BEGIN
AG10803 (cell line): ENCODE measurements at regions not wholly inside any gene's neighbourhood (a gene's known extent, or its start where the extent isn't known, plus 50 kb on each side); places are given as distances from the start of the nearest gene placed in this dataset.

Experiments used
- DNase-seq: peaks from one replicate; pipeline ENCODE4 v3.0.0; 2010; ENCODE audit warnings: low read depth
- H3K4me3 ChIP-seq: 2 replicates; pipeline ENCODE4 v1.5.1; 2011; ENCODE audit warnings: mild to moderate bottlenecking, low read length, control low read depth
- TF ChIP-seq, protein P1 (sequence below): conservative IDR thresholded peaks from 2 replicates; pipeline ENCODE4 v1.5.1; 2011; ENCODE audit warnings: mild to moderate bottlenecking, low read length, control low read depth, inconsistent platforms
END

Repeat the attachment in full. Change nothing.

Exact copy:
AG10803 (cell line): ENCODE measurements at regions not wholly inside any gene's neighbourhood (a gene's known extent, or its start where the extent isn't known, plus 50 kb on each side); places are given as distances from the start of the nearest gene placed in this dataset.

Experiments used
- DNase-seq: peaks from one replicate; pipeline ENCODE4 v3.0.0; 2010; ENCODE audit warnings: low read depth
- H3K4me3 ChIP-seq: 2 replicates; pipeline ENCODE4 v1.5.1; 2011; ENCODE audit warnings: mild to moderate bottlenecking, low read length, control low read depth
- TF ChIP-seq, protein P1 (sequence below): conservative IDR thresholded peaks from 2 replicates; pipeline ENCODE4 v1.5.1; 2011; ENCODE audit warnings: mild to moderate bottlenecking, low read length, control low read depth, inconsistent platforms